Eating At This Time May Increase Your Risk Of Diabetes, Study Finds

Eating At This Time May Increase Your Risk Of Diabetes, Study Finds Image

Glucose intolerance can lead to type 2 diabetes.

Glucose intolerance is one of the primary risk factors for developing type 2 diabetes, which affects an estimated 462 million people globally. In a new study published in the journal Science Advances, researchers discovered there's one lifestyle factor that can lead to glucose intolerance—here's what they found.

Studying the effects of eating during the day vs. night

For this study, researchers wanted to look at how eating at night versus eating during the day impacted participants' blood sugar levels and circadian rhythms.

To do this, they had 19 healthy, young participants take part in a 14-day study, which involved simulating night-shift work and following a specific eating schedule. One group ate during the nighttime, as most night-shift workers do, and the other group ate during daylight hours.

After the 14 days, all the participants followed the exact same 40-hour protocol, so researchers could figure out the impact their eating schedules had on their health—primarily regarding blood sugar and circadian rhythm.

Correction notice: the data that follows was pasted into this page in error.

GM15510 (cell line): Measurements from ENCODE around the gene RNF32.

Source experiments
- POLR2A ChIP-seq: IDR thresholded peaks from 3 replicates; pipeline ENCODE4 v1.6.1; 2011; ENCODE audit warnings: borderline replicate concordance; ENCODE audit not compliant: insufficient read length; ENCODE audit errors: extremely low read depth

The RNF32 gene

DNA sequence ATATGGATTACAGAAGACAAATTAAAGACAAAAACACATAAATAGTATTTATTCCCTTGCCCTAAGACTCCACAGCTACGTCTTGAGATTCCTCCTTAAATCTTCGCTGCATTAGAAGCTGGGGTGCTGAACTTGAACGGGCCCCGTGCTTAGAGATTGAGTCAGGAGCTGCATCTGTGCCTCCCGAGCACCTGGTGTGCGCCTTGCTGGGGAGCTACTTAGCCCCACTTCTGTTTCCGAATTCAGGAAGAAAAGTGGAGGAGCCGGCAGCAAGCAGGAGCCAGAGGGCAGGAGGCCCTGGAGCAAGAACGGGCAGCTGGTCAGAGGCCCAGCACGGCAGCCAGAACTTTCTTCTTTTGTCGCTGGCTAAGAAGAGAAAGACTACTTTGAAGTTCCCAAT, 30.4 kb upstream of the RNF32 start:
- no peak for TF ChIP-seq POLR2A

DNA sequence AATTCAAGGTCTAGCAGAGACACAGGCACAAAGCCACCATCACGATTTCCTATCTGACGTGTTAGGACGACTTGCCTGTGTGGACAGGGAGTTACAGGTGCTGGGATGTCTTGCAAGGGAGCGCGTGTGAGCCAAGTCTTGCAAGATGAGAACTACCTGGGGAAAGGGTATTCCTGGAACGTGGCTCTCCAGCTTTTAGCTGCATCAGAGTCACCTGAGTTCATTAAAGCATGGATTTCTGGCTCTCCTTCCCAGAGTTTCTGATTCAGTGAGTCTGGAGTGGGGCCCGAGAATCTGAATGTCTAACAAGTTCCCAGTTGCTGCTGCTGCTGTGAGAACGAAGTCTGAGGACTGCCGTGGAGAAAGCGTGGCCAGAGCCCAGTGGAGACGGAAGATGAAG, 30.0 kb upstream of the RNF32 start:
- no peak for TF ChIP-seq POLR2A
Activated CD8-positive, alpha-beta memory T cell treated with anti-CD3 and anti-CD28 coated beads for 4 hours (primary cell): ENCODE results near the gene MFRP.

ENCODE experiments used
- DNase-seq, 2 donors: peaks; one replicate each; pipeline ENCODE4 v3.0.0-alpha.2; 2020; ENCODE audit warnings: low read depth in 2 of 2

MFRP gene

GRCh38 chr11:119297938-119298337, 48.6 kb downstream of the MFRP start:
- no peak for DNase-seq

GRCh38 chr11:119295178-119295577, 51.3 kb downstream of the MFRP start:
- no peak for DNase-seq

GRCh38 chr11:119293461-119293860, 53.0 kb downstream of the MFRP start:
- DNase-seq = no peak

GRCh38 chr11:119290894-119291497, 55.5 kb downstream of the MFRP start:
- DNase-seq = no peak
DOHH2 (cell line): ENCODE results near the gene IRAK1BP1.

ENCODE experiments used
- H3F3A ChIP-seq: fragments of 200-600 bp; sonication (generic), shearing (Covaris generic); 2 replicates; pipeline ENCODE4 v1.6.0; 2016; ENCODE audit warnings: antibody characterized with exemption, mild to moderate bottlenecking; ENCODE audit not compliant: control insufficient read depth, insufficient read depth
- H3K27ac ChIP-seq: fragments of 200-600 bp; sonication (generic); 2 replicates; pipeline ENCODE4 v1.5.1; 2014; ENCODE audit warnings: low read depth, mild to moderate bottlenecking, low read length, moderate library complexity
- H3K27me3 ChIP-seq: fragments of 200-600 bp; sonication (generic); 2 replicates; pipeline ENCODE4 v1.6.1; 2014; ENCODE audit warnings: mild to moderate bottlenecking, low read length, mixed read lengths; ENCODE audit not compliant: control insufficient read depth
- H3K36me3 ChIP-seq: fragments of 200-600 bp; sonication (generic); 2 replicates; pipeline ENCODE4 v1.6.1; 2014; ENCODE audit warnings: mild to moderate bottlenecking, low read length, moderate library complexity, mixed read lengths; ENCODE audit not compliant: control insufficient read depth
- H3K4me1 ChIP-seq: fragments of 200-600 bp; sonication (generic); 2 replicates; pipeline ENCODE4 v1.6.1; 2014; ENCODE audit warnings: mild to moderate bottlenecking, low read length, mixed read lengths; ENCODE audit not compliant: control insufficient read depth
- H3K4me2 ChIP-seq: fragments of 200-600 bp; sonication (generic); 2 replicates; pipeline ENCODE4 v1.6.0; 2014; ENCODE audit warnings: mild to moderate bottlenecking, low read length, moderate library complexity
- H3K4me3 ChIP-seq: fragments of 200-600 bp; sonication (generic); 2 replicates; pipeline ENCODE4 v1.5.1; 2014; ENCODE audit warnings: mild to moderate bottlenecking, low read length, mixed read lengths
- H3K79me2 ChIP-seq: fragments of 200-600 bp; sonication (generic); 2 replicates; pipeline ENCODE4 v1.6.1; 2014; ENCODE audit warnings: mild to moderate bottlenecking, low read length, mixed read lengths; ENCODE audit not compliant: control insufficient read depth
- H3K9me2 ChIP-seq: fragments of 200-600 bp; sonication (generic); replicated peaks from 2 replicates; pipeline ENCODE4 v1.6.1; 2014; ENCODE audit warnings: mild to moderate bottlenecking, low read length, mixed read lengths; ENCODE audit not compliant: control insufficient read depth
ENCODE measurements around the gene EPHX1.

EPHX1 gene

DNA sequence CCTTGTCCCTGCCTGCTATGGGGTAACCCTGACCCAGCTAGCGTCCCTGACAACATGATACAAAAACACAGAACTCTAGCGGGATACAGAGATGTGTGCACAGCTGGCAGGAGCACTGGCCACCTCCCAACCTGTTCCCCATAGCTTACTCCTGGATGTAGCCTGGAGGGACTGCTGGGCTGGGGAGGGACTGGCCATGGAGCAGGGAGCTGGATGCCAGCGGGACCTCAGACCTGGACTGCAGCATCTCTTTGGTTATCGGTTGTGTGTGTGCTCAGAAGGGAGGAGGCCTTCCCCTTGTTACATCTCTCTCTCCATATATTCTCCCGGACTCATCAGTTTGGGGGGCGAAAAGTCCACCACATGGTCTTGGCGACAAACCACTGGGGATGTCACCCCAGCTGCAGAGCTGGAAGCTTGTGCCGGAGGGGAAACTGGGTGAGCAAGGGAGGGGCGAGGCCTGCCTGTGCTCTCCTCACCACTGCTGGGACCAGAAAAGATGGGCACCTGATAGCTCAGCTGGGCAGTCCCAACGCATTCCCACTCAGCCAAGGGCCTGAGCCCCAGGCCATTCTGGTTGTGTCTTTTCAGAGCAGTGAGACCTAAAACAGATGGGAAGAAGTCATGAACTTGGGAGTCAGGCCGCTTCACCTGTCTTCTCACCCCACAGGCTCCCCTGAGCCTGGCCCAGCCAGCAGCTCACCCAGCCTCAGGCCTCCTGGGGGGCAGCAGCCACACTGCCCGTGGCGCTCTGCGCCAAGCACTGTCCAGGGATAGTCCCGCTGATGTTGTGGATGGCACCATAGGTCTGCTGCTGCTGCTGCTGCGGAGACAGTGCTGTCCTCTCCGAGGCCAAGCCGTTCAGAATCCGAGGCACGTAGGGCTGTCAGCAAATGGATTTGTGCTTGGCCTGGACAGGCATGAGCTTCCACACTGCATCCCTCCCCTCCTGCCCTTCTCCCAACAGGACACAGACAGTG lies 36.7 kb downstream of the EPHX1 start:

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What they found

Based on the findings, this study suggests that eating at night can lead to increased blood sugar and glucose intolerance, while exclusively eating during the day has the opposite effect, helping to regulate blood sugar levels.

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Additionally, eating at night was found to cause a disruption between the body's central and peripheral circadian clocks. Interestingly, for those eating during the day, those same rhythms stayed aligned, even though they were awake during the night.

As co-corresponding author of the study, Frank A.J.L. Scheer, Ph.D., notes in a news release, “These results indicate that meal timing was primarily responsible for the reported effects on glucose tolerance and beta-cell function, possibly due to the misalignment of central and peripheral ‘clocks’ throughout the body."

Scheer adds that the participants who saw the biggest disruption to their circadian rhythms also experienced the worst effects to their glucose tolerance.

The takeaway

The bottom line is, whether you're a night shift worker or just find yourself eating at night a lot, you might want to reconsider your meal times. Based on this research, even if you can't avoid being awake at night, eating during the day appears to be much better for you, your circadian rhythm, and your glucose tolerance.

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